Speaking when he officially commissioned the facility on behalf of President Prof. Peter Mutharika, Minister of Natural Resources, Energy and Mining Aggrey Masi described the development as a milestone in the history of the nation.
The Mzuzu facility is among the three countrywide with one in Blantyre and another in Lilongwe; both with a capacity of 25 million litres each.
“They have a combined storage capacity of 60 million litres which gives the country a two-month fuel cover,” he said.
President Mutharika inaugurated the Lilongwe facility in December, 2017 and the Blantyre depot is expected to be officially inaugurated soon but all the three are already in operation.
“The President emphasized the need for government to have full control over strategic commodities such as fuel.
“His position on this matter emanated from the fact that fuel is the lifeline of different components of our economy.
“Fuel supports economic activities, facilitates the delivery of social services and allows the people of this country to participate fully in the social aspects of their lives,” Masi said.
The three reserves were constructed with a loan from Exim Bank of India and are expected to cushion Malawians from what they experienced between 2010 and 2012 when the country was hit by fuel shortages.
Indian High Commissioner to Malawi Suresh Kumar Menon said the reserves were initiated by former President late Bingu wa Mutharika and the incumbent President in 2010 when they visited India.
“It is at that time that they realised that there is need for strategic fuel reserves in Malawi. So, this is not a project that has just come up suddenly.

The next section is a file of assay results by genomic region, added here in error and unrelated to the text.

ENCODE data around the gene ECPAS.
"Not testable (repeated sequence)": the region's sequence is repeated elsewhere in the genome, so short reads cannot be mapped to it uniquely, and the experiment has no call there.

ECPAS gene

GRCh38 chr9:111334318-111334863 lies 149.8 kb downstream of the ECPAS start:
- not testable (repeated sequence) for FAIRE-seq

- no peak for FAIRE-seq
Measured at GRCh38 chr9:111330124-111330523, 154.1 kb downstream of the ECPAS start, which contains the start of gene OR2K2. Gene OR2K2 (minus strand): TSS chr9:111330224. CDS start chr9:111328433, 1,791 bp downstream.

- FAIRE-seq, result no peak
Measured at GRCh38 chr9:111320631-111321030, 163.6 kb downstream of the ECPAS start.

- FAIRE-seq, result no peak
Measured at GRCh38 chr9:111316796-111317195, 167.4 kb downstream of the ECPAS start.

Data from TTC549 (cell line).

“A lot of discussions took place on this and then government of India also realised that Malawi needs to be secured from the fuel front.
“Being a landlocked country, you depend on various ports [on the Indian Ocean] for the fuel to be supplied to Malawi and any dislocation of fuel affects directly the entire country,” Menon said.
The facilities are managed by government-owned National Oil Company of Malawi (NOCMA) Limited.
It was formed in 2010 in line with the National Energy Policy of 2003 to manage the reserves, promote competition in the oil industry and exploration of gas and oil activities.
NOCMA’s Board chair Lloyd Muhara said the construction of fuel reserves in Mzuzu has changed the face of the city.
We have constructed a 4.1-kilometre tarmac road within the Sonda area. At the start of the project, the whole area was a bush. But the area now is well-developed.
“The new road has no name, and we await the authorities to name the road accordingly,” Muhara said.